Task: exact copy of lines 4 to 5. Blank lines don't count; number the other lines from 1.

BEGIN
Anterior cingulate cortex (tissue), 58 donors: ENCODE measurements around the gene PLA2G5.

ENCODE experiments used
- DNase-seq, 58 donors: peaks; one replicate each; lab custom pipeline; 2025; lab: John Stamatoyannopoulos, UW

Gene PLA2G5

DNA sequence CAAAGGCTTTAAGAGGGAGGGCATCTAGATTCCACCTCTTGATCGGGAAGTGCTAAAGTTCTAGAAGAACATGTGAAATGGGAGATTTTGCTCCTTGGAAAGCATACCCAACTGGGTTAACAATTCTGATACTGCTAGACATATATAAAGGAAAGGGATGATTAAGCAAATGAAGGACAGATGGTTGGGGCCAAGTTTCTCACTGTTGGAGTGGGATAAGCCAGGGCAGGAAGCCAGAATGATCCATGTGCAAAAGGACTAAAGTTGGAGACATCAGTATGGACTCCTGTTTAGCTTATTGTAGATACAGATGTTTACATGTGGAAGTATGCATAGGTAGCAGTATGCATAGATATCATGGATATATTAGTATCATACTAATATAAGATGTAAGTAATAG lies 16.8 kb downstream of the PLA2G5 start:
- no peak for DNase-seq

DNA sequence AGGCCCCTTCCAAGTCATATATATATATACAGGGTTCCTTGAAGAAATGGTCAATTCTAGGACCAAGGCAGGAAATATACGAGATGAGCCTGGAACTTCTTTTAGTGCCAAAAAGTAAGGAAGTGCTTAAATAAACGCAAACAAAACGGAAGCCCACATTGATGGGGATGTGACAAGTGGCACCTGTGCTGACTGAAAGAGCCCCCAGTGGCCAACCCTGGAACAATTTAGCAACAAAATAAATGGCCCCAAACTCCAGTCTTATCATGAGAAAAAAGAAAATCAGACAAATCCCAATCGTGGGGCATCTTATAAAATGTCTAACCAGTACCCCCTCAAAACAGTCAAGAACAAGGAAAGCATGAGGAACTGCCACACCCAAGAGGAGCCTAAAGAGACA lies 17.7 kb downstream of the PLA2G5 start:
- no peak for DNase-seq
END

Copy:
Gene PLA2G5

DNA sequence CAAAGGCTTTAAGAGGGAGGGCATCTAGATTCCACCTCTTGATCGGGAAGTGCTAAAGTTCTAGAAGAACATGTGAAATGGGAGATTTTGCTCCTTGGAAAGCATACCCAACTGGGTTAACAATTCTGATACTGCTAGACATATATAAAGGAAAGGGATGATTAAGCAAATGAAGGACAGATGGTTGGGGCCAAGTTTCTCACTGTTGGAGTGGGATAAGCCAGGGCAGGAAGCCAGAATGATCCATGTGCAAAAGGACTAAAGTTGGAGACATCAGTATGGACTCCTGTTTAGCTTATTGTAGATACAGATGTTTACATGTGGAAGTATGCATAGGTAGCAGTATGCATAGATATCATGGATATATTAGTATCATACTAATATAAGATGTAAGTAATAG lies 16.8 kb downstream of the PLA2G5 start: